MOLé de Lola G.
|20 dried Guajillo chilies
5 dried ancho chilies
half roasted onion
1 roasted tomato
3 dried tortillas
1/4 dried French bread
2 tablespoons sesame seeds
2 tablespoons pumpkin seeds
1/2 a cinnamon stick
10 pieces of black pepper/ peppercorn
2 tablets of Abuelita chocolate
2 tablespoon of oregano
8 pieces of allspice
1 head of garlic
salt to taste
2 tablespoons of brown sugar
2 tablespoons of chicken bouillon
3/4 cup oil
Toast garlic, cinnamon, allspice, oregano, cloves, almonds, sesame seeds, peppercorn, and pumpkin seeds until golden brown.
Remove seeds from Guajillo chilies, toast them and boil them in water for 10 minutes.
Toast ancho chiles in oil ( don’t let them burn)
Blend Guajillo chilies with the water they were boiled in and then strain it to remove any seeds/ chunks.
Bend ancho chilies with the oil they were toasted in with the roasted tomato and roasted onion.
Blend the garlic, cinnamon, allspice, oregano, cloves, almonds, sesame seeds, peppercorn, dried tortillas, dried bread, and pumpkin seeds with water.
Once everything is blended put all the blended items in a large pot and mix.
In another pot put 3/4 cup of oil into the pot, once the oil is hot pour in the blended items from the other pot into the pot with the hot oil and let it boil, and stir so it does not stick to the pot.
Add the salt to taste as well as the brown sugar at the end.
POZOLE ROJO RECIPE
This traditional Pozole Rojo recipe is made with tender pork and hominy, slow-simmered with the most delicious chile seasoning, and it’s sure to warm you up through and through!
4 ounces dried ancho chiles, dried guajillo chiles, or a combination of both
option to add more heat: 2-3 chiles de arbol*
2 tablespoons avocado oil or vegetable oil, divided
2 pounds boneless pork shoulder**, cut into 1.5-inch cubes
1 medium white onion, peeled and diced
8 cloves garlic, peeled and minced
6–8 cups chicken stock
3 (15-ounce) cans hominy, rinsed and drained
2 bay leaves
1 tablespoon ground cumin
1 tablespoon dried oregano (preferably Mexican oregano)
optional toppings: chopped fresh cilantro, crumbled cotija cheese, diced avocado, fresh lime juice, shredded cabbage, and/or thinly-sliced radishes
Remove and discard the stems and seeds from the chiles. (You may need to give them a shake to get all of those seeds out!) Place the chiles in a medium mixing bowl, and cover them completely with boiling water. Let the chiles soak for about 30 minutes, or until softened. Once they are soft, transfer the chiles to a blender or food processor, along with 2 cups of the soaking water. Puree for 1 minute, or until completely smooth. (Always be careful when pureeing hot liquids — the hot water tends to expand, so be sure that your blender or food processor isn’t too full!) Set the mixture aside for later. (You can also strain the mixture through a fine-mesh strainer to make it extra-smooth if there are some little chunks still in there, but I usually skip that step.)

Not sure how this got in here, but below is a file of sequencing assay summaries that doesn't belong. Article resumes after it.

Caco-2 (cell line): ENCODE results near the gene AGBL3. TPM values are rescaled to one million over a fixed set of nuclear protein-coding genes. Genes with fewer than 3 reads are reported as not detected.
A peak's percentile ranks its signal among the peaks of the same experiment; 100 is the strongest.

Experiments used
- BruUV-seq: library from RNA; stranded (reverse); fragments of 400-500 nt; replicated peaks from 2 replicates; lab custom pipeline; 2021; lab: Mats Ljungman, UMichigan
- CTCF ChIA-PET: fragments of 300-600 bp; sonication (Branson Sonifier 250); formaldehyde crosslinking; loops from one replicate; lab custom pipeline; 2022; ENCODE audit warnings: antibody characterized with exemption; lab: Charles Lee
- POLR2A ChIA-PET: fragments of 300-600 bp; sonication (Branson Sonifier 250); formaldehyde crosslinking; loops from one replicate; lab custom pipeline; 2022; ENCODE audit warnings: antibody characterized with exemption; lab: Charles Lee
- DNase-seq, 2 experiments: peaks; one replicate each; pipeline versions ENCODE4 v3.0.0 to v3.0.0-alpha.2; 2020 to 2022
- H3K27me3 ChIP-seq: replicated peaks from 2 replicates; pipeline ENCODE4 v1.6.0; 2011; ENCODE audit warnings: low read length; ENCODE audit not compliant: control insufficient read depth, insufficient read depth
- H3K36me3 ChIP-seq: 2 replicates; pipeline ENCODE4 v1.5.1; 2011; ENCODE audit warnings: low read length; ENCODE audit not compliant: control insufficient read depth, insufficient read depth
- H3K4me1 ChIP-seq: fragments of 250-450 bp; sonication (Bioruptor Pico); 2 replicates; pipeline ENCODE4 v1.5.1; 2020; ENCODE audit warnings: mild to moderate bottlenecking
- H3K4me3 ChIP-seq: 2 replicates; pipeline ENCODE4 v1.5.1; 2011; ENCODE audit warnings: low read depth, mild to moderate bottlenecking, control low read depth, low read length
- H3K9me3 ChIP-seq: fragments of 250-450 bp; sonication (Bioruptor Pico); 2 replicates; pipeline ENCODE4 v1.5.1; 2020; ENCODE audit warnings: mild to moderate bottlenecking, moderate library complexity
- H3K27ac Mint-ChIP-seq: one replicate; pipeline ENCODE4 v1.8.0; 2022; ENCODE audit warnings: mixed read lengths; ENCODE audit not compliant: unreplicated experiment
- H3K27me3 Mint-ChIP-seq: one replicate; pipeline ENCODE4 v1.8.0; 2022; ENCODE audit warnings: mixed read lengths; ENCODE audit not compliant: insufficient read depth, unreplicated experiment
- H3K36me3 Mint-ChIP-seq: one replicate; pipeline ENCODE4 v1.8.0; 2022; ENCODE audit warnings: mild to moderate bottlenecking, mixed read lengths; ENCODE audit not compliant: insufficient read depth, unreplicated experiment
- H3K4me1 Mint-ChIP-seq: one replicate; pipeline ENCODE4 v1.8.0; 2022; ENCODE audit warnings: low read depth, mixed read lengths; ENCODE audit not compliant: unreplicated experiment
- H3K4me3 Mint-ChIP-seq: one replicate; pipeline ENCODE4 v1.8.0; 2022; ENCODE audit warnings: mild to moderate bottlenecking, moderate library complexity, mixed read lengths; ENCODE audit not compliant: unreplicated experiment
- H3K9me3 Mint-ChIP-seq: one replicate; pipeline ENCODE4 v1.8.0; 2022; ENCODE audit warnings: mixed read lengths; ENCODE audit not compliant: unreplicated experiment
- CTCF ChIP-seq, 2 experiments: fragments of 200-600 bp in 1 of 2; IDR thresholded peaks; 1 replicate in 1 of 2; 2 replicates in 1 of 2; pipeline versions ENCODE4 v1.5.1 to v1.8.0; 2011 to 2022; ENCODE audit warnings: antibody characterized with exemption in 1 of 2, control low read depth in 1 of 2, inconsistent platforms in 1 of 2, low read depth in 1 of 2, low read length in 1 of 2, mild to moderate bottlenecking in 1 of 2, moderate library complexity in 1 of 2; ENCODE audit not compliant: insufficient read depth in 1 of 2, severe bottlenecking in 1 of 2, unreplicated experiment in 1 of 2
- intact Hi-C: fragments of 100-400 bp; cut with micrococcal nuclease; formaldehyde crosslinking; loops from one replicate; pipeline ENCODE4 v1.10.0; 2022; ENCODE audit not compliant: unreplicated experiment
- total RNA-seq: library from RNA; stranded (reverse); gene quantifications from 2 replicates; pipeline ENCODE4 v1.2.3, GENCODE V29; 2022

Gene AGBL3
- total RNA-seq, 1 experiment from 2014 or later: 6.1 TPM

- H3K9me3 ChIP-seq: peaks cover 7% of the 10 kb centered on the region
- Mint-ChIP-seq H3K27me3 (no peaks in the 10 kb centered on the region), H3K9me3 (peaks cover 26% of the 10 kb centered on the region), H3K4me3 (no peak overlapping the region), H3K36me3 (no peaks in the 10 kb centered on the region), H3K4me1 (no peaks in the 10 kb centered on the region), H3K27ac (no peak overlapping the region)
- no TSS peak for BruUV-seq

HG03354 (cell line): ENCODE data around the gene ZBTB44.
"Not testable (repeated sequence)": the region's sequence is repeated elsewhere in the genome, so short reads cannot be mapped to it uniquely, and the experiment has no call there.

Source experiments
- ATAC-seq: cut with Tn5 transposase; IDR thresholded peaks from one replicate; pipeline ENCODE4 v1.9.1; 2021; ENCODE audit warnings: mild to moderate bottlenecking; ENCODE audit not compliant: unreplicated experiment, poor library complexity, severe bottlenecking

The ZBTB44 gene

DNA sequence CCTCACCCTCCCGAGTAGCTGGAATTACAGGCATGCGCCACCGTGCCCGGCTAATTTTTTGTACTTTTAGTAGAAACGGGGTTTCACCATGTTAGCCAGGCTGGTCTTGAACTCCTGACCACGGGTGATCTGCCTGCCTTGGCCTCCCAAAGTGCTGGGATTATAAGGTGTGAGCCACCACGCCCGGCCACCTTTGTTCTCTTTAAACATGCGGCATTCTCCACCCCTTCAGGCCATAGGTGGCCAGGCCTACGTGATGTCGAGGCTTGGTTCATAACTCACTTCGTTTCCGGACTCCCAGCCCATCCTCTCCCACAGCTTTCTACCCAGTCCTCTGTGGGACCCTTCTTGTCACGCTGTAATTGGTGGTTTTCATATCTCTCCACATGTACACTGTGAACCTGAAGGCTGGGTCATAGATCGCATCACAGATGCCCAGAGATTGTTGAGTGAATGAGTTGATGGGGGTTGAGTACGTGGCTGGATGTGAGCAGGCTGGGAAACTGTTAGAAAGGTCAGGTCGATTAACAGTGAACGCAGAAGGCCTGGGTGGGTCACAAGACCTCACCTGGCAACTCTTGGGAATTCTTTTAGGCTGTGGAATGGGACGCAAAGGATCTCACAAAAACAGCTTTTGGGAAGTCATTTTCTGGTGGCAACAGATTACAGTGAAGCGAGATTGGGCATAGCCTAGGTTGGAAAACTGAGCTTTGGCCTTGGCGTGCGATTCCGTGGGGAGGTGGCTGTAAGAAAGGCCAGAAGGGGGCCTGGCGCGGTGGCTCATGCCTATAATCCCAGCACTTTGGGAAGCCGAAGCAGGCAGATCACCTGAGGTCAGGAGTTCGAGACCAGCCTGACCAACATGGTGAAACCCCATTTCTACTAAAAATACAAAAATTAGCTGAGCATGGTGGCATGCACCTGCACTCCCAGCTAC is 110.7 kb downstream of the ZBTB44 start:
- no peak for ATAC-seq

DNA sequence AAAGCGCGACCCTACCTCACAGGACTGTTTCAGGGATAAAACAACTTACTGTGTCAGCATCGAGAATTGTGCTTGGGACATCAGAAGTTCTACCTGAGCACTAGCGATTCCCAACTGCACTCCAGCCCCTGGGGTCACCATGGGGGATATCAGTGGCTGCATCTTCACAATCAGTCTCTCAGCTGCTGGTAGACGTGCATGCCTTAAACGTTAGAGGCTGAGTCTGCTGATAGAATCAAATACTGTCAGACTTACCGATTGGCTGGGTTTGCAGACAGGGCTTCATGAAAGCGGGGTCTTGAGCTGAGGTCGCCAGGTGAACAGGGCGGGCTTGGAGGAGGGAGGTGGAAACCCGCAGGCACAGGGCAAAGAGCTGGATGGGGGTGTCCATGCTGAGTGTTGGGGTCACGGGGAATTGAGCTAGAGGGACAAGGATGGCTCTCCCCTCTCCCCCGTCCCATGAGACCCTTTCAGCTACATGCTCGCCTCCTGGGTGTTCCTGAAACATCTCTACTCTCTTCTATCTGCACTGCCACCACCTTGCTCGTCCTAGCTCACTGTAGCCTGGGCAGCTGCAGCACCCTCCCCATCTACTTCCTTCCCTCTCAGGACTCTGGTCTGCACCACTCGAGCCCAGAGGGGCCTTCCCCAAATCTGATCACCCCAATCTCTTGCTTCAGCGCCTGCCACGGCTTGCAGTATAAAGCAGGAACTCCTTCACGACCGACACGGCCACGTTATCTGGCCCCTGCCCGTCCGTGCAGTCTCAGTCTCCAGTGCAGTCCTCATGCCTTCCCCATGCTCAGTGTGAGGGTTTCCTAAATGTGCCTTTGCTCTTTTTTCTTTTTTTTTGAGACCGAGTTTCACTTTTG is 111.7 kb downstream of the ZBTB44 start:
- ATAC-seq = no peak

Heat 1 tablespoon oil in a large stockpot over medium-high heat. Add the pork and saute, turning occasionally, until all sides are seared and browned, about 5-7 minutes. Transfer the pork with a separate spoon to a fresh plate and set aside.
Add the remaining 1 tablespoon oil to the stockpot. Add the diced onion, and saute for 4-5 minutes until softened, stirring occasionally. Stir in the garlic, then saute for 1-2 minutes more until fragrant, stirring occasionally.
Add in the 6 cups chicken stock, hominy, bay leaves, cumin, oregano, cooked pork, and the chile mixture. (I recommend stirring in 2/3 of the chile mixture to begin, then taste the soup and add the rest of the chile mixture if you’d like). Stir to combine. Continue cooking until the soup reaches a simmer. Then reduce heat to medium-low so that the soup is just barely simmering, cover partially, and cook for 1.5 to 2 hours, or until the pork is tender and shreds easily.
Once the pork is tender, use some tongs to transfer it onto a cutting board. Then shred it into bite-sized pieces using two forks. Return the pork to the soup and stir to combine. Also, if you’d like a thinner broth, add in an extra cup or two of chicken stock to thin it out.
Taste, and season generously with salt and pepper if needed. (Heads up — I used nearly a tablespoon of salt, but go with whatever tastes good to you. The brand of your chicken stock will also make a difference here.)
Serve warm with your desired toppings. Or transfer to a sealed container and refrigerate for up to 3 days.
*Chiles de arbol are definitely spicier (i.e. more heat) than the guajillo and ancho chiles. I only recommend adding them if you’d like a spicier soup.
**I recommend trimming off the noticeable sections of excess fat.
To Make This In The Slow Cooker:
Follow Step 1 above to make the chili paste in a blender or food processor. Then add the chili paste and all of the remaining ingredients (excluding toppings) to a large slow cooker. Cook for 6-8 hours on low, or 4-6 hours on high, or until the pork shreds easily with a fork. Then follow Steps 5-7 (shredding the pork, etc.) to complete the recipe.